There's no surer sign that scooters are becoming essential all over the world than the number of businesses jumping at getting into the scooter market. And there's no surer sign that those businesses believe scooters are here to stay than the innovative features, like built-in GPS, they're coming up with, and engines they're redesigning for the green market.
We're not just seeing more "super" or "hyper'' scooters that are powerful enough to cut into the motorcycle market, and more three-wheeled scooters for riders who want an even greater sense of balance. We're seeing products designed for the future like BMW's new electric scooter. This is not the electric scooter we're used to, the one that can only piddle along in bicycle lanes, confusing drivers and causing lawmakers to scratch their heads over how to licence them. No. This is a real scooter that just happens to be electrically powered. A scooter that can go up to 75 miles an hour. A real vehicle that one can keep up with urban traffic and, therefore, follow the laws of the roads. Sure you have to charge it after 62 miles but you can get around a lot of city and suburbia on that. And it's clean.
Perhaps more intriguing is a scooter coming out of China. It's a hydrogen-powered scooter that promises to be more than two times more efficient than gasoline models. We've been talking about hydrogen-powered vehicles for years in Canada. I remember doing a story a long time back on the prototype hydrogen-powered buses that came out of Ballard Power Systems of Vancouver. Ballard was working on the fuel cells; for the fuel itself we went to a company in Toronto. Everyone we met there talked of a great hydrogen future. As I remember, the expense of the cells as well as the difficulty of creating a network of "stations" for hydrogen fuel were obstacles back then; obstacles that are still far from being overcome. It seems we're still stuck in the "demonstation" stage in Canada. Hydrogen anything seems a long way off.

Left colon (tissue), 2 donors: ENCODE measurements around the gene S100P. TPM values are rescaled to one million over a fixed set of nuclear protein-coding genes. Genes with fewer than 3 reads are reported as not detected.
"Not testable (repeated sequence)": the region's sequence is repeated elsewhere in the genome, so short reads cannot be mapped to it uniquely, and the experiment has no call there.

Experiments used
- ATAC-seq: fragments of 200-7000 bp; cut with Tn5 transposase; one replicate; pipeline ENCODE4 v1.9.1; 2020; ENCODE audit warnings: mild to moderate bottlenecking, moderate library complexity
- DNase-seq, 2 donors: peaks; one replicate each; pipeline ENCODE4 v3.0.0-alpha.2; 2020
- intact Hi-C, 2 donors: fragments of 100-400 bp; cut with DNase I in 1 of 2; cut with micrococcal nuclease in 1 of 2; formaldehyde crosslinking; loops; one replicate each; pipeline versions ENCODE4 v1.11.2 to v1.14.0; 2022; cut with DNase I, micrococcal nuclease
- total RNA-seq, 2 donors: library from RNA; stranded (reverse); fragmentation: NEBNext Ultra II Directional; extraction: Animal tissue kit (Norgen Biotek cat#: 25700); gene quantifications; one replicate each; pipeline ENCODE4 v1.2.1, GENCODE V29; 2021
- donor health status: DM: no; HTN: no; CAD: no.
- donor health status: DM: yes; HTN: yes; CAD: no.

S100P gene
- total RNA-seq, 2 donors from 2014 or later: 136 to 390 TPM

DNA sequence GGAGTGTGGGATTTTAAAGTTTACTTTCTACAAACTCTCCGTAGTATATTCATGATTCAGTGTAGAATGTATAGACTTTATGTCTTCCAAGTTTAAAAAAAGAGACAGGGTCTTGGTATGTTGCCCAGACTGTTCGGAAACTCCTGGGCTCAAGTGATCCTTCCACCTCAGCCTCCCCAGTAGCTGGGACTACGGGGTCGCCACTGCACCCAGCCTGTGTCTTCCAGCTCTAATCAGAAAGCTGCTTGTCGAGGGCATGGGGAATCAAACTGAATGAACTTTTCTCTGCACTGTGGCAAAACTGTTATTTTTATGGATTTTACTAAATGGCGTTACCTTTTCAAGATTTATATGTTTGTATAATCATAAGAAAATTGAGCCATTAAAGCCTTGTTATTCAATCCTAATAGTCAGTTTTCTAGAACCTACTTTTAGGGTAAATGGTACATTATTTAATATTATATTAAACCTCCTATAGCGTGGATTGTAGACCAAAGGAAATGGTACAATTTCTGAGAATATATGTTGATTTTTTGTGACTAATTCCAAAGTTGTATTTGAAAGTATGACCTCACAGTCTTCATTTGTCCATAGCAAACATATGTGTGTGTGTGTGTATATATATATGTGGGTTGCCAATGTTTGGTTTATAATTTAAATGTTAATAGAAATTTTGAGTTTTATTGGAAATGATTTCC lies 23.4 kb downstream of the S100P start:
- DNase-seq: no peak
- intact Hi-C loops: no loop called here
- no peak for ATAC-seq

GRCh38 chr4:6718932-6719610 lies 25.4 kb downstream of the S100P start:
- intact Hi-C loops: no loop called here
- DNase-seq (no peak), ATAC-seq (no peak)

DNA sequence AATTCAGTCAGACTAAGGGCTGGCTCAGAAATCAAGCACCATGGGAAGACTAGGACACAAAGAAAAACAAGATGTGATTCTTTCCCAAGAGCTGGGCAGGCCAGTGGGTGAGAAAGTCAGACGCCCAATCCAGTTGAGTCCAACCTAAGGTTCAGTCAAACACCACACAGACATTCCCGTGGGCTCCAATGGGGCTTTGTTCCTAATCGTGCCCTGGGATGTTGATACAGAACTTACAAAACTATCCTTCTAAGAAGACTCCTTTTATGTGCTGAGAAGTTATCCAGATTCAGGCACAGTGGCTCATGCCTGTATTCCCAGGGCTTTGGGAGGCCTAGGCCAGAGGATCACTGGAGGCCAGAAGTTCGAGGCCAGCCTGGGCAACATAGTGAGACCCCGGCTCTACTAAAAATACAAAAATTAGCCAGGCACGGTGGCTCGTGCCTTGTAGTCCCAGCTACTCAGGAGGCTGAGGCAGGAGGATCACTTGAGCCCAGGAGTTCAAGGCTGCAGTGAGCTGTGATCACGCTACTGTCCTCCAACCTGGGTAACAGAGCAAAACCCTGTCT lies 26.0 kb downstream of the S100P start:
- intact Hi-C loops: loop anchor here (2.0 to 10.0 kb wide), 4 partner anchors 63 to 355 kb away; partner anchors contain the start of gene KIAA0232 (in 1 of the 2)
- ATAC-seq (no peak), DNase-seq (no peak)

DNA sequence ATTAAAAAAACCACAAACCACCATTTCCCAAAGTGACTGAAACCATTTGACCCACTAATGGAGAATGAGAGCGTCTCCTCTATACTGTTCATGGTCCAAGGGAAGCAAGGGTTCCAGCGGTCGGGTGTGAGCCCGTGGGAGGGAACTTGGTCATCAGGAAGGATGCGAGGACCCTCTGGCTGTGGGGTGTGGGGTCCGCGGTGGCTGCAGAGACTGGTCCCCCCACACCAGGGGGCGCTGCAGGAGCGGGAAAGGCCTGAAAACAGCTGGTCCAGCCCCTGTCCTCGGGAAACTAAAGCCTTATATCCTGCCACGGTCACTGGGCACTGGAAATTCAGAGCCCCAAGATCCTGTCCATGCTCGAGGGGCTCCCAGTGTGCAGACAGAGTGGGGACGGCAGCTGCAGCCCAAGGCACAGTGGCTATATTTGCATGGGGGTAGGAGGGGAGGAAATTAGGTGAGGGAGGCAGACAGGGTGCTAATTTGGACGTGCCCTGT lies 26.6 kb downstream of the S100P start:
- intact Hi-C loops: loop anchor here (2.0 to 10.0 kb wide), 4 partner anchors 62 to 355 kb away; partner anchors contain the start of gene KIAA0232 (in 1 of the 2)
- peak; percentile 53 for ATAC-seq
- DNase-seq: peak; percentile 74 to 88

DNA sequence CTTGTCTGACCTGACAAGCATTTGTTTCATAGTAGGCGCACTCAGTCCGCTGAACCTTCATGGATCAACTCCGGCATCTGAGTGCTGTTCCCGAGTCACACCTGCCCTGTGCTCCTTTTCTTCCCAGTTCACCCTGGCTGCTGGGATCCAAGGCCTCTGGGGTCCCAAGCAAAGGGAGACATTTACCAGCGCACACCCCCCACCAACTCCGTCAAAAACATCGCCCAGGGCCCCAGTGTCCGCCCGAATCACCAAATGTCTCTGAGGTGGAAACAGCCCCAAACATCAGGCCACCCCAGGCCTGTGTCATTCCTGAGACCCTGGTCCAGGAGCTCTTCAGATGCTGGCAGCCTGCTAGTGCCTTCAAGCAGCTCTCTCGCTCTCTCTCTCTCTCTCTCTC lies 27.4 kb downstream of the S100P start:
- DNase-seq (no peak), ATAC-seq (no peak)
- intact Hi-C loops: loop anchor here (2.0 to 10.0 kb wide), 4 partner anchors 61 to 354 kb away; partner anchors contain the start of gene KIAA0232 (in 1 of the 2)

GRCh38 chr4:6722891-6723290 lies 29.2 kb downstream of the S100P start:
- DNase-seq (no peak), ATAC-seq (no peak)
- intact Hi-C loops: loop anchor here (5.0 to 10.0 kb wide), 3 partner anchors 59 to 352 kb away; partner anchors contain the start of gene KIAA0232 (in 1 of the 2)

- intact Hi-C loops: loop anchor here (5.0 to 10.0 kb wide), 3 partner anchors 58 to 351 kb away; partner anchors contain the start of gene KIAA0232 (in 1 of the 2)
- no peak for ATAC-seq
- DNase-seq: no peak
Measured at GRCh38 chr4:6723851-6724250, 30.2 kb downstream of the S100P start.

In a country like China, however, with its billion plus people and its mega industrial complexes, hydrogen scooters are becoming a reality. They will cost a lot at first but with the speedy rate of Chinese production, prices are expected to drop in the next ten years which will make them an attractive option throughout Asia.
Here's a link that explains how real they are becoming:
And, here's an another interesting international story that shows countries like Great Britain are catching on to what urban dwellers in much of Asia and Africa have understood for years: small motorcyles and scooters of 125 cc are great city vehicles.